Certainly, at the core of self-care is the message that each of us are worthy of the time, space, and healing that we need to be functional and healthy. Yet, the realities of our current systems make even basic wellness unattainable for so many among us. Far too many individuals experience pain in the form of institutionalized racism, systemic violence, entrenched and long standing cultural erasure, bias, and hatred, and deep economic disadvantage and trauma. Most of those very individuals are the ones who are excluded from being able to access the life-enhancing and life-saving benefits of having the time and money that’s required to actually be well, let alone practice self-care in the way that’s touted in mainstream culture.
So while the concept of wellness in and of itself isn’t the problem of course, the lack of acknowledgement of the inherent inequality that is baked into who can access the time and space to truly be well is profoundly troubling. The wellness industry has many aspects to it that are actually insidious tentacles of capitalism finding a fresh nuanced way to blame the little fish for not being able to swim faster, when the currents are relentlessly pushing against them.
Being well is actually about resisting the cunning messages that bombard us and insist that we are solely responsible for our own health and wellbeing, when in reality so much of our society is truly toxic for the majority of our friends and neighbors. The self-care industry comes dangerously close to placing blame on the most vulnerable amongst us while simultaneously ignoring that our systems are deeply flawed and unfair. The mainstream definition of self-care is a new way of trying to convince us that our individual circumstances are entirely under our control, that the American dream is real, and we only need to just keep working harder and faster.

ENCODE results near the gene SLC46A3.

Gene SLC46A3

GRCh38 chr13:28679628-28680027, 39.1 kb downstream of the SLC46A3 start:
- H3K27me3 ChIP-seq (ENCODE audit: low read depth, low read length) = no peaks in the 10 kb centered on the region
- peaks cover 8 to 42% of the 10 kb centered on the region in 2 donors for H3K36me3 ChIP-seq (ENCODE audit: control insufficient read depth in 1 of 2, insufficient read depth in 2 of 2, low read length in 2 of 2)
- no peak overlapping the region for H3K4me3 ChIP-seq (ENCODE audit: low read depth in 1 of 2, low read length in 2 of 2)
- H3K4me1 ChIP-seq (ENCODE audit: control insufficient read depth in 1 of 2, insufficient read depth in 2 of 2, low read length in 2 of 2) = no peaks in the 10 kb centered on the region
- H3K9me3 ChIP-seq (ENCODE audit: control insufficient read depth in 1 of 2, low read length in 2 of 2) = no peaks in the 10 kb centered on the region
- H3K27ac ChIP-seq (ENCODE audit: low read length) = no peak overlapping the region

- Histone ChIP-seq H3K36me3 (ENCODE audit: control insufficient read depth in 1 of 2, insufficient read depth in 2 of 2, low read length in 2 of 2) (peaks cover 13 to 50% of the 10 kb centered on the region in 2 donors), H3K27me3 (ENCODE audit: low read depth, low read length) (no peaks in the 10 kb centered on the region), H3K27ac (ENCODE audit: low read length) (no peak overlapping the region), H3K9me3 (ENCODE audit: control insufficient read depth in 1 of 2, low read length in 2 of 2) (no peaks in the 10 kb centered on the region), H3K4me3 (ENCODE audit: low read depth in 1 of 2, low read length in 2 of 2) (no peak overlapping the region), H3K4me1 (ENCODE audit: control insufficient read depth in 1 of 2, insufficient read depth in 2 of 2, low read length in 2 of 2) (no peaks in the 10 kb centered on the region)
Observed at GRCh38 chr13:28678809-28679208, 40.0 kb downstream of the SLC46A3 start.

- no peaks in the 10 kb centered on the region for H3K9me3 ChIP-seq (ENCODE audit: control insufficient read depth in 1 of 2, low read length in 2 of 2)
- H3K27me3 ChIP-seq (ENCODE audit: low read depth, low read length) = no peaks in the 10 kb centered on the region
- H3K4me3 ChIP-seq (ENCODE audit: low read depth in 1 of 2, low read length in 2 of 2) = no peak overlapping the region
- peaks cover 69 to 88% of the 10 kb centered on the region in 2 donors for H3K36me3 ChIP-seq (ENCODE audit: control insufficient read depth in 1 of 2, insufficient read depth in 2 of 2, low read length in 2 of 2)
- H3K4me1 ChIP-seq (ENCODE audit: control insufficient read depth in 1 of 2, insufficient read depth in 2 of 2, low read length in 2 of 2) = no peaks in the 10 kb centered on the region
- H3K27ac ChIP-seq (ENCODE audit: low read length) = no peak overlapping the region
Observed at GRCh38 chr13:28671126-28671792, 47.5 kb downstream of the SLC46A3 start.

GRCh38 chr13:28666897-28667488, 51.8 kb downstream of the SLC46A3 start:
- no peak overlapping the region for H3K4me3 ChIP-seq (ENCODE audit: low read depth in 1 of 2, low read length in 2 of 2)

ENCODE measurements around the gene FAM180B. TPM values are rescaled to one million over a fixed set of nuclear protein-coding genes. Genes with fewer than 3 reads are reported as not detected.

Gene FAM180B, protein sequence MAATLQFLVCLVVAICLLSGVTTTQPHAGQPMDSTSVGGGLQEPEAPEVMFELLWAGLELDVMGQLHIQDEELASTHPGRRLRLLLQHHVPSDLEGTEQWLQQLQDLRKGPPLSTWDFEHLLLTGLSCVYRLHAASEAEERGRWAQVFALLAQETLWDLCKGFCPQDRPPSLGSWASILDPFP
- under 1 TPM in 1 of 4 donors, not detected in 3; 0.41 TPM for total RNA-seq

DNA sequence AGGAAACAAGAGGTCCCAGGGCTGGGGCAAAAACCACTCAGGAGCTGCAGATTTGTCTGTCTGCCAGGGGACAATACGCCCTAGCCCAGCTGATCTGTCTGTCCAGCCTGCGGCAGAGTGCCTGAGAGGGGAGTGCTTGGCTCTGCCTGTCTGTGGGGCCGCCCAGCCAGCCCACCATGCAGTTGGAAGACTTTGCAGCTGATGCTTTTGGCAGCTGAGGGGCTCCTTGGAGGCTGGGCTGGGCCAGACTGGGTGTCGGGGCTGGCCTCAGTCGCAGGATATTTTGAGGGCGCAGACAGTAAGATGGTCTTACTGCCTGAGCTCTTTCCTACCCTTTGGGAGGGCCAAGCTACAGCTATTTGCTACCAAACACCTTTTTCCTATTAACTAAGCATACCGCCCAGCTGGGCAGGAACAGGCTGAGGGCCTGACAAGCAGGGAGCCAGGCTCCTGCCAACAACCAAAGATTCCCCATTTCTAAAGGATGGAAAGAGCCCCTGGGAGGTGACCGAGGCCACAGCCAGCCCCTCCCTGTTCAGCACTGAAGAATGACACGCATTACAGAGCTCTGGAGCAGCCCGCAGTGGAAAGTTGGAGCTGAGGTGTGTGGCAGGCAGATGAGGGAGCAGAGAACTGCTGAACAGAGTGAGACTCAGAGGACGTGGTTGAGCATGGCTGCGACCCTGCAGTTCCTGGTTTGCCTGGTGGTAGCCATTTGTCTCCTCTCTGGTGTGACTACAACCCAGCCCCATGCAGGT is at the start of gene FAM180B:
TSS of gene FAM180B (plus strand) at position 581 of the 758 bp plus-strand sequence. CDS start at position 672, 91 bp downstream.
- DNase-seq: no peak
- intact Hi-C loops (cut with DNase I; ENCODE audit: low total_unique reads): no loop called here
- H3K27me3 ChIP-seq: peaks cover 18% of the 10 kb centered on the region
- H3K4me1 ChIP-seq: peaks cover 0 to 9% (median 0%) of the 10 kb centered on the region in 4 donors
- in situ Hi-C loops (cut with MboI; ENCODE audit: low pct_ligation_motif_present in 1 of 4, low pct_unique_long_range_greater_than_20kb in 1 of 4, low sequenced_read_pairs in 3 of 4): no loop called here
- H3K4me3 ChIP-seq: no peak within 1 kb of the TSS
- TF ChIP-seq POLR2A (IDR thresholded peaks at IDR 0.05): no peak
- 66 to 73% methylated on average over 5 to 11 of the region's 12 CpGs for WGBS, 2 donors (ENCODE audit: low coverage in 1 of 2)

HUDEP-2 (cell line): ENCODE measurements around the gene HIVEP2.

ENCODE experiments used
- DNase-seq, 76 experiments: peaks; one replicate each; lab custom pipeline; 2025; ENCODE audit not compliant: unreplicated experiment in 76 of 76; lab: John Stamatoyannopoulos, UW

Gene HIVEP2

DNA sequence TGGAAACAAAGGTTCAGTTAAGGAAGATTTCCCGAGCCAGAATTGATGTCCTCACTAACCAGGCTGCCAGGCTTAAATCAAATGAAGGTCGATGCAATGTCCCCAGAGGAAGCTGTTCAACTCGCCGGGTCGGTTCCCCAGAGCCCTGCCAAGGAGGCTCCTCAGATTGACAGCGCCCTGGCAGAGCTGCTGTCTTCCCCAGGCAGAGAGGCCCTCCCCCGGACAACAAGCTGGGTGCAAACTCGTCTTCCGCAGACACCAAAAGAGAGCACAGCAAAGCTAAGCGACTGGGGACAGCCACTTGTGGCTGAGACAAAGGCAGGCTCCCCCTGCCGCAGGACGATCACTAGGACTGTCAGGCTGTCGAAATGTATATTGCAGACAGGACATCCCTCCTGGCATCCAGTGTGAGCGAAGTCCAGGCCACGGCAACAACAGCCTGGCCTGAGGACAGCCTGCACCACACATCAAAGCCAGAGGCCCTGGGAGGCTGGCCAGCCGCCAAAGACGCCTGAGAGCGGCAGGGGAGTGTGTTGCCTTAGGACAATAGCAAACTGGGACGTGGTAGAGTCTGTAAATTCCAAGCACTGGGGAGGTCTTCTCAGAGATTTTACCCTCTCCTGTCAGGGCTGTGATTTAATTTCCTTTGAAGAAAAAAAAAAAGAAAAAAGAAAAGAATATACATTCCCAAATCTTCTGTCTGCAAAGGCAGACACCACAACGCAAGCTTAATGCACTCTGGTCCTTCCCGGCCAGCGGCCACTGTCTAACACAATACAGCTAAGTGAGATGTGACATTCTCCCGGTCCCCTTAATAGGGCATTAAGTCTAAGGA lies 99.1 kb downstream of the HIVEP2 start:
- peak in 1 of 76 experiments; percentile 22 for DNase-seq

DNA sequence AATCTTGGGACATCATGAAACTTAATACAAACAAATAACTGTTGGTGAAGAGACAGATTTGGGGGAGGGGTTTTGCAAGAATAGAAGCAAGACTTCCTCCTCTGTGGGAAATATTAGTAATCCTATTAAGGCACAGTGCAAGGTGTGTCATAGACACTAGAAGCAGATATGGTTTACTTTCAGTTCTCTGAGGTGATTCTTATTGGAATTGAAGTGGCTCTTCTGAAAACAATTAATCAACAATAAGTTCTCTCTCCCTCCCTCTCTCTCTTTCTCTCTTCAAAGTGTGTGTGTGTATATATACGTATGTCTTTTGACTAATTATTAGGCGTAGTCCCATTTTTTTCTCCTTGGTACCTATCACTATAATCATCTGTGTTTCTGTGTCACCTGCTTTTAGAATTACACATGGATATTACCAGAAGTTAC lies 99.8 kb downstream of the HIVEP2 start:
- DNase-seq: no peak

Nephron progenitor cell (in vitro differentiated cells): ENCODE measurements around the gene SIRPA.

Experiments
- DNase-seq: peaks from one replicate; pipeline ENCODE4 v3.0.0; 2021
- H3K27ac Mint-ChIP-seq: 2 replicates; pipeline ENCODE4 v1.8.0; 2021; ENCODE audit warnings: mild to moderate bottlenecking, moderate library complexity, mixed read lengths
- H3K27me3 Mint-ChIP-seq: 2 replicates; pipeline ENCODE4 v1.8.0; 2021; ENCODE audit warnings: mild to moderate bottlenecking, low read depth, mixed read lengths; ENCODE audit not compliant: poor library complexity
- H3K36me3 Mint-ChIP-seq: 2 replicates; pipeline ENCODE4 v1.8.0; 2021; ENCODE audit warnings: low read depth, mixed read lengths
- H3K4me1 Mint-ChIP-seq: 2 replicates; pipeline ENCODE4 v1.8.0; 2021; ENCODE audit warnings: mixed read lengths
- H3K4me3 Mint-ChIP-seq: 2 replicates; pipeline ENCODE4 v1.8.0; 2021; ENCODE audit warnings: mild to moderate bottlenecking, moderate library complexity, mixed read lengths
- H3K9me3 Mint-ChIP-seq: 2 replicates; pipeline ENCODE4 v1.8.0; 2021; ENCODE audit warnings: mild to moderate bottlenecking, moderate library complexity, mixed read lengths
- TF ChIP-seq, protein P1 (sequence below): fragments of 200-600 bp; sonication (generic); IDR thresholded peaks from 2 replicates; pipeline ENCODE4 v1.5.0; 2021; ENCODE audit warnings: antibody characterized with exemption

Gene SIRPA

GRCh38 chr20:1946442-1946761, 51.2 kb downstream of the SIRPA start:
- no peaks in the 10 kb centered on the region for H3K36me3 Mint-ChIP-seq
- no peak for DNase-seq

True self care is about rejecting the incessant siren song that lulls us into believing that acquiring more and more products will supposedly help us feel whole and good. It’s the same old trick that’s duped us before, just dressed up in expensive new clothing. The things that we absolutely need to be fully healthy are precisely the things that are out of reach for many Americans, such as access to healthy affordable, unprocessed foods, affordable healthcare, and jobs that pay living wages.
While it may be enjoyable to distract ourselves with ceaseless quests to amass the right material objects or elite experiences, yet in the long run, we’ll end up feeling emptier than before because we are failing to look out for one another. True self-care is bigger than any one individual, and takes our friends, neighbors, and planet into account, as well as our impact on each other. When our systems harm others and perpetuate deep inequalities, then we are all unwell, and no amount of crystals will bring us back into balance.
This article was published in the Daily Hampshire Gazette.
This article was published in the Daily Hampshire Gazette.